It's not surprising that a story that takes place in a prison features quite a bit of talk about freedom—or, more specifically, the lack of freedom.
King writes about freedom as a dream in Shawshank, something the characters desperately want but can't ever have, at least not until the end of the story. We appreciate freedom the most when we don't have it, and in Rita Hayworth and the Shawshank Redemption, King wants us to become aware of this fact by repeatedly reminding us that Andy and Red are stuck where they are in Shawshank for a very long time.
Andy's confinement is an illusion because he doesn't let it bother him.
Andy's still confined and suffering, even though he keeps his hopes up.
Rita Hayworth and the Shawshank Redemption centers on a lengthy friendship between Andy and Red, yet it doesn't go into a whole lot of details. This is a strong, silent friendship, with a lot of manly grunts and unspoken assumptions. The emphasis is on the "strong" rather than the "silent," of course. Red doesn't talk a lot about how much Andy means to him, but he does talk about the gestures Andy makes that improve his life: Sending him the polished stones, getting beer for the tarring crew, you know stuff like that. Red even tears up a couple of times at those gestures, especially when he gets Andy's letter. That shows us how important friendship can be, instead of just telling us.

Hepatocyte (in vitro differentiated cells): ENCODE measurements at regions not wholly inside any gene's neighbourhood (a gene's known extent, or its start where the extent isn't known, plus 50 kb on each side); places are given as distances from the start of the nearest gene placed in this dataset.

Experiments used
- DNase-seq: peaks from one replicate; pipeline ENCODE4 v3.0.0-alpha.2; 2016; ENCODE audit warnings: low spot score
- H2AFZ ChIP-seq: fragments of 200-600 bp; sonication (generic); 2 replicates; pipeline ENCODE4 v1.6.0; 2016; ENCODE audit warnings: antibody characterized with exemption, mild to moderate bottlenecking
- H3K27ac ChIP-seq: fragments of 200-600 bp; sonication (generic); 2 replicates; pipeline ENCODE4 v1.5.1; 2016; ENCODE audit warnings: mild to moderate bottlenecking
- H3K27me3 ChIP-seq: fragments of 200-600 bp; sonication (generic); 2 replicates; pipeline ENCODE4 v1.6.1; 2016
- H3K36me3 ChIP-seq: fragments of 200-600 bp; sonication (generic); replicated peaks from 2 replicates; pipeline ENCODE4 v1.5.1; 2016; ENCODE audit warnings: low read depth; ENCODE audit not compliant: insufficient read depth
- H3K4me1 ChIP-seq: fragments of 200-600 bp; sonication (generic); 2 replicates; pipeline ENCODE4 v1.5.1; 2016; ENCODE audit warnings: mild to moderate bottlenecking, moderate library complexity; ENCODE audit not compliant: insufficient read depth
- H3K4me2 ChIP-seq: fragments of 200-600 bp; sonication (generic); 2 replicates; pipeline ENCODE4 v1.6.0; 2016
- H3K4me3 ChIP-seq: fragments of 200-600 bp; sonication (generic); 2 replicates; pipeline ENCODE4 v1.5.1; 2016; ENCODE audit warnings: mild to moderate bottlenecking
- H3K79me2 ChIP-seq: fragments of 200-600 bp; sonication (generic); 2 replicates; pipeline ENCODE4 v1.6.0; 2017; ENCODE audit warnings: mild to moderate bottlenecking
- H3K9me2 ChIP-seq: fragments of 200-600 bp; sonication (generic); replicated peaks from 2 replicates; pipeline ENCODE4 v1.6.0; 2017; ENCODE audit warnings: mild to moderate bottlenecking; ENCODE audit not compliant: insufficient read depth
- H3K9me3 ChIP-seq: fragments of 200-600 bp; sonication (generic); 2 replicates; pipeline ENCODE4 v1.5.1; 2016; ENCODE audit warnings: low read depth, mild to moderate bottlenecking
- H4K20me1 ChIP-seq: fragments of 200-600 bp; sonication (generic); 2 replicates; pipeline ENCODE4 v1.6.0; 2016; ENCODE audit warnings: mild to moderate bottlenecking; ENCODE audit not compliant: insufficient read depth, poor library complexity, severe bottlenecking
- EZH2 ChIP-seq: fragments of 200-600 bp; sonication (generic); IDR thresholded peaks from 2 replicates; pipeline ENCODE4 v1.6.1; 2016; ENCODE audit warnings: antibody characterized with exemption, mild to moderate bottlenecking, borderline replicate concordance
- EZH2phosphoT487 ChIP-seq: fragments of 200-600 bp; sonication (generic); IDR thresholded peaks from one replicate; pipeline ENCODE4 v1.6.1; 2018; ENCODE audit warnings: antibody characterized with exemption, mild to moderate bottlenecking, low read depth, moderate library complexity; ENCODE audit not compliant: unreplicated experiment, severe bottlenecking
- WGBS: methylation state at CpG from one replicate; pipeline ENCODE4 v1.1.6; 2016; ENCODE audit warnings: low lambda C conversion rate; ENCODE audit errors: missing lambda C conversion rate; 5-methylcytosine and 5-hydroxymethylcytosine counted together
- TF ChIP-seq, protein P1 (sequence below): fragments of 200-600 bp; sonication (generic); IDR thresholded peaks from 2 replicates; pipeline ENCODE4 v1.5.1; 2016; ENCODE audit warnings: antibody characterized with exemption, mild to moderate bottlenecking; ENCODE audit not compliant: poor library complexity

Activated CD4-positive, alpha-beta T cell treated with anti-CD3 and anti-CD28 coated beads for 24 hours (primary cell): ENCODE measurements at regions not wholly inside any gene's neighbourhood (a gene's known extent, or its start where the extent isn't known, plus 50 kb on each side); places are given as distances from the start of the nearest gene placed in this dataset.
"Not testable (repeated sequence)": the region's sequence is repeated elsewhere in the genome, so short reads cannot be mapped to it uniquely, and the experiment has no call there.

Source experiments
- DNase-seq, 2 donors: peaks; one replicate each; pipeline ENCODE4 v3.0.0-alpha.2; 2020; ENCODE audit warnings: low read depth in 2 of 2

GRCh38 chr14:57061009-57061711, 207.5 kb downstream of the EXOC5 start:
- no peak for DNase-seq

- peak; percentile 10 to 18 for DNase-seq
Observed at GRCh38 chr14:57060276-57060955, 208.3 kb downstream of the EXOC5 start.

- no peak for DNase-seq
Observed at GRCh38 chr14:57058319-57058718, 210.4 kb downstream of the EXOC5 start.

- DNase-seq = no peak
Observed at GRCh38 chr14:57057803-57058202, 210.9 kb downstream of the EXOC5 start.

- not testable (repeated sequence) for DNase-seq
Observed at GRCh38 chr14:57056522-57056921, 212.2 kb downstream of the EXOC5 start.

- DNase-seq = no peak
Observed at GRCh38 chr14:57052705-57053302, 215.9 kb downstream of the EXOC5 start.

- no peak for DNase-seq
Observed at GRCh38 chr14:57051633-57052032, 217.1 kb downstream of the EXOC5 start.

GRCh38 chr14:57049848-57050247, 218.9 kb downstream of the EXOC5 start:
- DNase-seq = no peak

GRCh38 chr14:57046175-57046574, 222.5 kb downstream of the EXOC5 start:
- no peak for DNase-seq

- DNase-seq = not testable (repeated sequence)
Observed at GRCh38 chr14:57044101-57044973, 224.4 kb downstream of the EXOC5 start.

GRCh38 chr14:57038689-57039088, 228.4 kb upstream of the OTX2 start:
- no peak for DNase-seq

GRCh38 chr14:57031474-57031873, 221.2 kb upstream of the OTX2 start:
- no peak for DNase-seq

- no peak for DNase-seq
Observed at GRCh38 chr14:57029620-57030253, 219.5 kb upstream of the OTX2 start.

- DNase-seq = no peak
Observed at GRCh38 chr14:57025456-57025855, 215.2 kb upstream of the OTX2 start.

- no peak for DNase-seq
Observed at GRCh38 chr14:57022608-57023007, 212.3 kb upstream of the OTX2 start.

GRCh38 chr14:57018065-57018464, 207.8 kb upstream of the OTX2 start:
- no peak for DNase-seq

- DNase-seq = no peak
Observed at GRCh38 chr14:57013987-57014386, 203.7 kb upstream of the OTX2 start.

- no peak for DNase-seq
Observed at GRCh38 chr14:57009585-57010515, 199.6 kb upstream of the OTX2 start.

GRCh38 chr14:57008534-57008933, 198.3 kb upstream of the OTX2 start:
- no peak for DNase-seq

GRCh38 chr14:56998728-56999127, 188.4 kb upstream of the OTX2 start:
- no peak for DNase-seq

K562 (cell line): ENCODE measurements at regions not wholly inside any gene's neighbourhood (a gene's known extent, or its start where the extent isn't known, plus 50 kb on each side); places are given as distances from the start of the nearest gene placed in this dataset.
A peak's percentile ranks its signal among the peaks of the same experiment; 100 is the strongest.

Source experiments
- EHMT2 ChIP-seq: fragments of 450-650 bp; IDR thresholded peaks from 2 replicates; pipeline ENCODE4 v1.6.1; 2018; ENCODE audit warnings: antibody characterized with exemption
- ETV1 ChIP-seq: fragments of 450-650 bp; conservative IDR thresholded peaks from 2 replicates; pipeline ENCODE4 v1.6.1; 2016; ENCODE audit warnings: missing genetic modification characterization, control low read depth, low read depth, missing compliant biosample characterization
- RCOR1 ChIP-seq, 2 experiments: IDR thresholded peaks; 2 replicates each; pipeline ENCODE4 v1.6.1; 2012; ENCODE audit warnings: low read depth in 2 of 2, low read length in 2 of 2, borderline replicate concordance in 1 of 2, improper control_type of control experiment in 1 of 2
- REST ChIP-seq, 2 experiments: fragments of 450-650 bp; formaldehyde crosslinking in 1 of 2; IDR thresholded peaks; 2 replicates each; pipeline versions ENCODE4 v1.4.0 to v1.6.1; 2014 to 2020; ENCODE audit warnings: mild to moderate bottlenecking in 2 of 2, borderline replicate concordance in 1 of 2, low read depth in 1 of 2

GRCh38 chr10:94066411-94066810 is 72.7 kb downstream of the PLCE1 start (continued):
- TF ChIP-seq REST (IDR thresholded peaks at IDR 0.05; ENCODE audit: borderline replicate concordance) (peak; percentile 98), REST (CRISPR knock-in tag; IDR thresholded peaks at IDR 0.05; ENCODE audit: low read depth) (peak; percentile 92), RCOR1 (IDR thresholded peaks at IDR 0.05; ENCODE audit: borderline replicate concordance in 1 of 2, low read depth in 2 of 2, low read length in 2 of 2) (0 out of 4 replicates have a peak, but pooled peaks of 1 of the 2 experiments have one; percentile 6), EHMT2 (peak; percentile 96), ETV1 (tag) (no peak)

Friendship is vital to maintaining hope in Shawshank.
Friendship is nice, but Andy could have held out hope even if he didn't become good friends with Red.
Pin-up girls always have a secret. You don't know what they're thinking as they smile at you from the other side of that sheet, and we're probably never going to find out. That makes Rita Hayworth and Andy's other pin-up girls a very clever way of keeping a very big secret. They help define a very important aspect of Andy's personality: He's got a lot going on, both good and bad, but he doesn't share it with anybody. This theme helps drive home the importance of having an internal life, a guiding light. If you can tap into that secret inner world, then the bad things on the outside don't seem quite so bad after all. All it takes is a little thoughtfulness, and sometimes a giant pin-up poster.